Prep for emergencies and to save money
People stockpile for various reasons, whether it’s to take advantage of a sale or to stock up in case of emergencies, unplanned extra expenses, distance from stores, bad weather, natural catastrophes or lean times.
The majority of frugal people who are stocking up or prepping aren’t extremists or hoarders like you see on television, clearing off grocery shelves. Many were raised to be prepared or have mastered a streamlined, frugal way to shop. It’s typically done over time, based on what items their family will use. Some preserve food from their gardens and consider that part of their stockpile. Some are avid coupon and rebate shoppers, too.
Whatever your motivation, here are a few ways to work on your own preparedness at home:
To begin your stockpile, I suggest you buy a few extras each shopping trip if an item you use is on sale. If you have coupons, you’ll save even more. You can accommodate the extra expense by cutting something else from your grocery list or budgeting a few bucks more for your groceries. With that extra money, look for a sale item you typically use. Maybe you’ll find a buy-one-get-one-free deal and you can buy four. The following trip, use the money you saved from the first sale to take advantage of the next sale. You’ll build enough savings so that instead of buying a couple extra when an item is on sale, you can buy more. Eventually, you won’t be paying full price on much of anything. You’ll have a decent stockpile, too.
Have supplies handy such as a generator, water, money, clothing, firewood, oil lamps, hand-crank radio, cook stove, first-aid supplies (including medication), blanket, nonperishable foods, tools and batteries, to name a few. Each family member should have his or her own emergency bag, and it should be easily accessible. Keep a kit outside of your home in a shed, garage or your car, too. One reader, F.W. from Michigan, shares: “Military surplus stores carry disposable rescue blankets that fold small and reflect heat well. I keep a small stockpile of lighters and matches, too. It’s best to keep emergency supplies in several places in the house; for example, don’t store all the candles in the dark basement, in case of a power outage.”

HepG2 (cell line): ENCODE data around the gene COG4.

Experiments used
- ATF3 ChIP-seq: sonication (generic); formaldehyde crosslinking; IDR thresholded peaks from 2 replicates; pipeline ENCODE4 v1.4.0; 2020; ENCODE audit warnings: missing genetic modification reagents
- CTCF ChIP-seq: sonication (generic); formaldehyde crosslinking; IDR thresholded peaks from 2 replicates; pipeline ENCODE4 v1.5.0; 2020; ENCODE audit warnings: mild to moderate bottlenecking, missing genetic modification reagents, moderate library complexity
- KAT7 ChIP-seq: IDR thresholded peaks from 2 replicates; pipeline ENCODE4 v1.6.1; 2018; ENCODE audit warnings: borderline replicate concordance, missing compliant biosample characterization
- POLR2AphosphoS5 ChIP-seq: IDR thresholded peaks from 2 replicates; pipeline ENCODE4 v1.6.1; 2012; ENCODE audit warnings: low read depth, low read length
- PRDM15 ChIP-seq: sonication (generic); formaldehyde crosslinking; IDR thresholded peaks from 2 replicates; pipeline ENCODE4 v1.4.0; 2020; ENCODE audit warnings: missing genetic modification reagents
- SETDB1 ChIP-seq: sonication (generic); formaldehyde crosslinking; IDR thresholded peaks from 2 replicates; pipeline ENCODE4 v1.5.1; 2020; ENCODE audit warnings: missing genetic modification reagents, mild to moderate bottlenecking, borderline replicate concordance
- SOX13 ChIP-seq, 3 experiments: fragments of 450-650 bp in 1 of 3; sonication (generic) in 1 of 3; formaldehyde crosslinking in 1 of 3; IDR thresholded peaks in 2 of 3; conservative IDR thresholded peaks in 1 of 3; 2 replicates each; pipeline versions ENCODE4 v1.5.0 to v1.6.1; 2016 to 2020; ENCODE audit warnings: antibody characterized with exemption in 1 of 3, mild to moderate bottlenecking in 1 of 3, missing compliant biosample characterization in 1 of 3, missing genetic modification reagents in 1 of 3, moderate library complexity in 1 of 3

You can stock larger quantities of pantry staples such as flour or sugar. Reader Jan B. from Missouri shares: “I’m trying to prepare because I believe that it is my job to make sure my family is fed and taken care of, no matter what the situation is. Most recently I bought brown and powdered sugar for 75 percent off. I used four food-grade buckets (frosting buckets from the bakery, which sells them for $1.50 each) and packed 25 16-ounce bags in each bucket. The lids have a rubber seal, so ants can’t get to my sugar.”
While some people freeze produce to preserve it, dehydrating and home canning are other options to increase your stockpile. This is especially helpful if you don’t have a free-standing freezer for extra food storage.
Organizing and learning:
Know what you have in stock, and more importantly, use it as needed and rotate your inventory so it doesn’t expire and go to waste. If you have time, learn more ways to be self-reliant through books, classes or online. Another reader, Marie H. from the Midwest, shares: “I am consolidating all of my pantry excess onto a shelving unit in the basement. From this, I’ll create an inventory sheet of what I have. My goal is ultimately to have a one-year supply of food and health and beauty items. I attended a fascinating program on aquaponics last month, and right now I’m attending a class on raising backyard chickens. I will be starting garden seeds next week.”
If you’d like to learn more about prepping and stockpiling, visit frugalvillage.com/forums/stockpiling.
photo by Seattle Municipal Archives